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Understanding your pet’s body language and advocating for your pet’s veterinary behavioral health are important tools for pet owners.  Our pets communicate with us visually; whereas we typically communicate with other people verbally. When trying to read your pet’s body language, you should look at the entire animal to monitor its posture and 6 different body parts:  tail, hair, ears, eyes, mouth, and face.

A behaviorally comfortable dog would show the following signs:

  • Posture: Loose, without muscle definition or stiffness, maybe with a slight wiggly posture
  • Tail: The tail in a neutral position and held parallel or a bit lower than the spine
  • Hair: Flat – not standing up
  • Ears: Neutral, which would be that dog’s normal resting position
  • Eyes: Pupils normal to slightly dilated, white part of eye is not noticeable
  • Mouth: Closed, loose lips
  • Face: Relaxed and soft

A behaviorally comfortable cat would show the following signs:

  • Posture: Loose, without muscle definition or stiffness
  • Tail: Horizontal with a slight droop; flagpole (straight up) tails can also be seen
  • Hair: Flat – not standing up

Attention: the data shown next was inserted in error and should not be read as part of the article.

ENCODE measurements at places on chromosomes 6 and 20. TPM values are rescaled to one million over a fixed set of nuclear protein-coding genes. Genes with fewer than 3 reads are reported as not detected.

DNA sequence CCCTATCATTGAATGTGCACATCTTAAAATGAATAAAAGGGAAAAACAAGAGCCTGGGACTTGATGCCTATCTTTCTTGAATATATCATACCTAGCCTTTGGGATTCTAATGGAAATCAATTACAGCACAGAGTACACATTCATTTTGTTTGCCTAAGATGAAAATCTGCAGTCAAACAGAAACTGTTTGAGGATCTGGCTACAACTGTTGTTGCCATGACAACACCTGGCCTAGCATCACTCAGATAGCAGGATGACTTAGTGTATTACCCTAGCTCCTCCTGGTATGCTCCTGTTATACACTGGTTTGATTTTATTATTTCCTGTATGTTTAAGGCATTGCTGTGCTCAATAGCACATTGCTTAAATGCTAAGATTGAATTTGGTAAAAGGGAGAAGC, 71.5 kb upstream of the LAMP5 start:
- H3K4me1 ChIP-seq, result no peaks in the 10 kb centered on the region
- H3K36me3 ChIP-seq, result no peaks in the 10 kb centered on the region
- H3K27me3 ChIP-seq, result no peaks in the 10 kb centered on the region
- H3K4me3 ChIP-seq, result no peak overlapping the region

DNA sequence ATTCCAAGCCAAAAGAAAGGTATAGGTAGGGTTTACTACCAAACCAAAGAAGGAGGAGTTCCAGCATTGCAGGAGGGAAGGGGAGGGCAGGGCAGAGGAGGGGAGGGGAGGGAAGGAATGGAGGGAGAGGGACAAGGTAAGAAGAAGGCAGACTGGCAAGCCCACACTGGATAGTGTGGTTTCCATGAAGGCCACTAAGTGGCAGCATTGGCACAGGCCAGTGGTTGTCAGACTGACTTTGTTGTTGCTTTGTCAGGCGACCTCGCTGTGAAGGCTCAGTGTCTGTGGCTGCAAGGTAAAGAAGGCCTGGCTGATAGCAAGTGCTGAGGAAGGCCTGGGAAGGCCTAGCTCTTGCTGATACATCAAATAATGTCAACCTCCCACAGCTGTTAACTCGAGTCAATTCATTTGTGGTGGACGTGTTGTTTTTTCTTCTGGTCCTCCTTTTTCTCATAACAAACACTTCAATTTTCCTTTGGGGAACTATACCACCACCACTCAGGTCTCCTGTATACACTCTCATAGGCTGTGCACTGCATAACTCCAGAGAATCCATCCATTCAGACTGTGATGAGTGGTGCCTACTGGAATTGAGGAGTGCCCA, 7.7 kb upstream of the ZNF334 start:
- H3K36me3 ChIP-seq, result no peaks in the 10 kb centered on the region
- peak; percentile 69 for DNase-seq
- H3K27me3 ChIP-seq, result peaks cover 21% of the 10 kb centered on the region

• Ears: Neutral – forward or slightly to the side
  • Eyes: Eyes may be half-open with a smaller pupil
  • Mouth: Closed, loose lips
  • Face: Whiskers to the side, relaxed and soft

There are different levels of fear, anxiety, and stress that your pet may experience at the veterinary clinic. Some pets may show more signs than others, and with each new sign, the animal is pushed into a different level.  The Fear Free Initiative has been extremely helpful in educating veterinary professionals as well as pet owners on these different levels.  Using a scale from 0 (lowest) to 5 (highest) can help us determine the level of fear, stress, and anxiety an animal is experiencing may be experiencing.  In dogs, higher levels of stress can include aggression, ears back and tail tucked between their legs, actively trying to escape, excessive panting, trembling, increased respiratory rate, and immobility. While cats may show high levels of stress with aggression, hissing, actively trying to escape, ears back, tail tight or tucked, and immobility.

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